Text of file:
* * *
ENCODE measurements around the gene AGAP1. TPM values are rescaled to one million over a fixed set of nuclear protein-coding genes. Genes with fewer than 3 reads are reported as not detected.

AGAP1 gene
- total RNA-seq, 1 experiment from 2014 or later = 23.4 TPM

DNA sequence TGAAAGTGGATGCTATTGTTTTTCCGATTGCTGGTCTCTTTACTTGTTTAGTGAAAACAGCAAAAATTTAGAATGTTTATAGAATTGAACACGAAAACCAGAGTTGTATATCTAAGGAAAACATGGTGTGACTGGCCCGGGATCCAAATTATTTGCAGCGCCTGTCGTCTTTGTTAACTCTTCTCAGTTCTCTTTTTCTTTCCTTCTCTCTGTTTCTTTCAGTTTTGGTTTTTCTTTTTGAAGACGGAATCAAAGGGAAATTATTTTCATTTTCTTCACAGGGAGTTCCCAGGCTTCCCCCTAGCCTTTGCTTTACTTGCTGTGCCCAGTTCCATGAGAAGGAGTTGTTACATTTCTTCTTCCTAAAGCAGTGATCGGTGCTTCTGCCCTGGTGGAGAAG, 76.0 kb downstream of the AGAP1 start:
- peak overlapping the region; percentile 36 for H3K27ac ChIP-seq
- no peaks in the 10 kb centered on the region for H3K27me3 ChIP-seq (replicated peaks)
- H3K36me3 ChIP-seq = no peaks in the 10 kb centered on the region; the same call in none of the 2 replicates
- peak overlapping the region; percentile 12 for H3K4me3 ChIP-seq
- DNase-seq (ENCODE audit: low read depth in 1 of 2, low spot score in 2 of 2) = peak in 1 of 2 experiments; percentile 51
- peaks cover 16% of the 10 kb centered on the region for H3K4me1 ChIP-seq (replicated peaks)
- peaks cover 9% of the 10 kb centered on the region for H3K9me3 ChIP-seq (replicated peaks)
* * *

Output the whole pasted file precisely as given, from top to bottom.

ENCODE measurements around the gene AGAP1. TPM values are rescaled to one million over a fixed set of nuclear protein-coding genes. Genes with fewer than 3 reads are reported as not detected.

AGAP1 gene
- total RNA-seq, 1 experiment from 2014 or later = 23.4 TPM

DNA sequence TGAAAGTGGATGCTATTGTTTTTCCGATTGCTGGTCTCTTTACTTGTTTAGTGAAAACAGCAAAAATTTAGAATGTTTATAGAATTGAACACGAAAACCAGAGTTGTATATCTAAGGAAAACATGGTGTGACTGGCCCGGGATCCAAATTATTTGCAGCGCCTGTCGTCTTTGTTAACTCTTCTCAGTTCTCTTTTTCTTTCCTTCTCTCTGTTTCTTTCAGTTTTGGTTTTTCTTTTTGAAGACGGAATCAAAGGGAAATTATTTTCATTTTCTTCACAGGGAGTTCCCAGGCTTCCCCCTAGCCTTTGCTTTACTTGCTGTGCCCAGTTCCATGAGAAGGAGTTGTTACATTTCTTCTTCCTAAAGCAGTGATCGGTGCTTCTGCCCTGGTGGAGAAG, 76.0 kb downstream of the AGAP1 start:
- peak overlapping the region; percentile 36 for H3K27ac ChIP-seq
- no peaks in the 10 kb centered on the region for H3K27me3 ChIP-seq (replicated peaks)
- H3K36me3 ChIP-seq = no peaks in the 10 kb centered on the region; the same call in none of the 2 replicates
- peak overlapping the region; percentile 12 for H3K4me3 ChIP-seq
- DNase-seq (ENCODE audit: low read depth in 1 of 2, low spot score in 2 of 2) = peak in 1 of 2 experiments; percentile 51
- peaks cover 16% of the 10 kb centered on the region for H3K4me1 ChIP-seq (replicated peaks)
- peaks cover 9% of the 10 kb centered on the region for H3K9me3 ChIP-seq (replicated peaks)